Posted in 365 Days of Blogging, Racism

Day 137: Why I don’t like the phrase “we’re not all like that.”

A lot of people try to make the comparison of “well you wouldn’t like it if I said _____ about black people,” but that doesn’t hold water. Stereotyping of PoC has been used historically by white people to dehumanize and devalue our lives. Stereotyping of Black people is one of the main reasons why cocaine is illegal. Don’t believe me? Take a look at this:

Hyperbolic reports of the effect of cocaine on African Americans went hand-in-hand with this hysteria. In 1901, the Atlanta Constitution reported that “Use of the drug [cocaine] among negroes is growing to an alarming extent.” The New York Times reported that under the influence of cocaine, “sexual desires are increased and perverted … peaceful negroes become quarrelsome, and timid negroes develop a degree of ‘Dutch courage’ that is sometimes almost incredible.” A medical doctor even wrote “cocaine is often the direct incentive to the crime of rape by the negroes.” To complete the characterization, a judge in Mississippi declared that supplying a “negro” with cocaine was more dangerous than injecting a dog with rabies.

These attitudes not only influenced drug law and policy but also led to increased violence against African Americans. In 1906, a major race riot led by whites erupted; it was sparked by reports of crimes committed by black ‘cocaine fiends.’ Indeed, white-led, race riots spawning from reports of blacks under the influence of cocaine were not uncommon. Police in the South widely adopted the use of a heavier caliber handguns so as to better stop a cocaine-crazed black person – believed to be empowered with super-human strength. Another dangerous myth perpetuated amongst police was that cocaine imbued African Americans with tremendous accuracy with firearms and therefore police were better advised to shoot first in questionable circumstances.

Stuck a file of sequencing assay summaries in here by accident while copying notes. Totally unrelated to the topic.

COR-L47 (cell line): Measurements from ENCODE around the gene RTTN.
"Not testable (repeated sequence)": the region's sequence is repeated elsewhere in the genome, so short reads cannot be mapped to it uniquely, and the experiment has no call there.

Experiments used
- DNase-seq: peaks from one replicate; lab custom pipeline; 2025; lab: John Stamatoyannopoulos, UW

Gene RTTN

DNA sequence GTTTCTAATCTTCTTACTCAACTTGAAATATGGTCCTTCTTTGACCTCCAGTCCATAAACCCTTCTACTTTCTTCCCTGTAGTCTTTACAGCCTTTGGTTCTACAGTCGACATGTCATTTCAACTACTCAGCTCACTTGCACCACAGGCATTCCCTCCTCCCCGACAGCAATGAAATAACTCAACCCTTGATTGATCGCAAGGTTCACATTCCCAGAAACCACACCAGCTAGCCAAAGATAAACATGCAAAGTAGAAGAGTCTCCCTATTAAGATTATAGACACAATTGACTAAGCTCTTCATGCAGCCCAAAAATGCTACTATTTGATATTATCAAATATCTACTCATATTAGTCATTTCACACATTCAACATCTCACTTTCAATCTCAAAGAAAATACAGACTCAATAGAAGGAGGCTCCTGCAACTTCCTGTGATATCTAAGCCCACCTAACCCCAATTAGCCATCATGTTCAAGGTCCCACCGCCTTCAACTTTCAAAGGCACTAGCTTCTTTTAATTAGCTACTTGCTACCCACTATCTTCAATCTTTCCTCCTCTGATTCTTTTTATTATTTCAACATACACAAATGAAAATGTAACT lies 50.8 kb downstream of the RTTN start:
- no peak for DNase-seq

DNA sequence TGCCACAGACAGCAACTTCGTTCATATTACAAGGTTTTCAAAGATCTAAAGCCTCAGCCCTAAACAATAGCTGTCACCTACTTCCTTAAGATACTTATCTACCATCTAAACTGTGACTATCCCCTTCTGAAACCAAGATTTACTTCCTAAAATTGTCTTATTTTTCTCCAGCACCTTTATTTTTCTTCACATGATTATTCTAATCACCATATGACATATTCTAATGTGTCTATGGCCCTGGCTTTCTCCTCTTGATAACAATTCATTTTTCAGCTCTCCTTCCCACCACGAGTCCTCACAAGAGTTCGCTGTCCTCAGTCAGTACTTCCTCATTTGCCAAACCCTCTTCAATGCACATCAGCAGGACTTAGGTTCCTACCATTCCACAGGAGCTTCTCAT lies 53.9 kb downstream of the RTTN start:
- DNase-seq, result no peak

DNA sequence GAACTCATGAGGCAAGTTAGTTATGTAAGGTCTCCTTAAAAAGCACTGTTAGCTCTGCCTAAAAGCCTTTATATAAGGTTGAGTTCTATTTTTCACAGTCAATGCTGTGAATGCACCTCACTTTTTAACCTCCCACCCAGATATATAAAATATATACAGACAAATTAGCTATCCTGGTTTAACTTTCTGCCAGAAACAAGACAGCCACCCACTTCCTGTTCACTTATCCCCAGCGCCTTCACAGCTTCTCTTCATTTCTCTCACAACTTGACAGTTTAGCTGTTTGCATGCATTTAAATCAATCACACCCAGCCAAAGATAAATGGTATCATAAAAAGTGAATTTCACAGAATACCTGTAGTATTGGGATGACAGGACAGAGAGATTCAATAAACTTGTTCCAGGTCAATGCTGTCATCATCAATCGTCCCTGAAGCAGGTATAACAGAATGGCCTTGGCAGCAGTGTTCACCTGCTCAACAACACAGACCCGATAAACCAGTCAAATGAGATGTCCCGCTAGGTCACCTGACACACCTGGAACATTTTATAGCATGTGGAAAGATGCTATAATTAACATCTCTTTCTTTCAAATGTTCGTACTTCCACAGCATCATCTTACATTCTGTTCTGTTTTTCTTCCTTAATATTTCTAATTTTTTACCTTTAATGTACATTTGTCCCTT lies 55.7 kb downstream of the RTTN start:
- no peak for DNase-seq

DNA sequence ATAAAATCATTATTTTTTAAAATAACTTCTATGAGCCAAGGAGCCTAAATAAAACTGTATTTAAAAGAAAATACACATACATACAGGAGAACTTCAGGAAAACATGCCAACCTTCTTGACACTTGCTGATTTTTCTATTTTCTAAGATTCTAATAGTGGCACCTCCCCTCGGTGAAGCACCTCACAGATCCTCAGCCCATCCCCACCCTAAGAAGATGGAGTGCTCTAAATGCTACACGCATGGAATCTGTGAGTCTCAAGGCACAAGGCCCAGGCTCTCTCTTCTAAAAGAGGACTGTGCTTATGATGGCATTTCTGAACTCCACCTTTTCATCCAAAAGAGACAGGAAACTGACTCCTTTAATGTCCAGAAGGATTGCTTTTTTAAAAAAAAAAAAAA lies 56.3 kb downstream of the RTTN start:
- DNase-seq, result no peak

The stereotypes that white people use against PoC are harmful, dangerous, and can get us killed. It is something that should be avoided at all costs.

When it comes to PoC asking white people not to say “we’re not all like that,” it’s a completely different matter. What we’re asking is that white people not come into conversations that we have about institutional and personal racism to simply say “I’m not like that” and then complain about how “hurt” their feelings are. When that happens, they derail the conversation and make it all about them and their feelings. They’ve taken what could’ve been an open and honest conversation about racism and turned it into “the PoC are being mean to me.”

There’s also the fact that when white people say this to us, they’re not saying anything new. Normally when that phrase is uttered, it’s done in a very condescending way. It’s like the person saying it thinks that the PoC they’re speaking to has absolutely no idea that there are white people out there who wouldn’t do what they’re talking about. That is extremely insulting. Of course we know that not all white people are like that. We come into contact with white people on a daily basis who are not like that. We do not need that pointed out to us. We aren’t naive.

Most of the posts that receive the “we’re not all like that” derailment don’t even say “all white people do _____.” For some reason, a few white people will read the post, see an imaginary “all” somewhere and then completely lose it. I even had a case where a white person saw the imaginary “all” and went off the deep end. I pointed out many times that she was wrong and she never backed down. A white ally came in, said pretty much the exact same thing I was saying and that was when she decided to apologize. Only she didn’t apologize to me, she apologized to the white ally and then said “well the OP [me] shouldn’t have been so mean.”

That’s why we hate it when so-called “allies” come in on our posts to say “we’re not like that.” If you’re really “not like that,” why don’t you show us you’re not like that. Actions speak a hell of a lot louder than words.



I'm a simple single mom living a complicated life.

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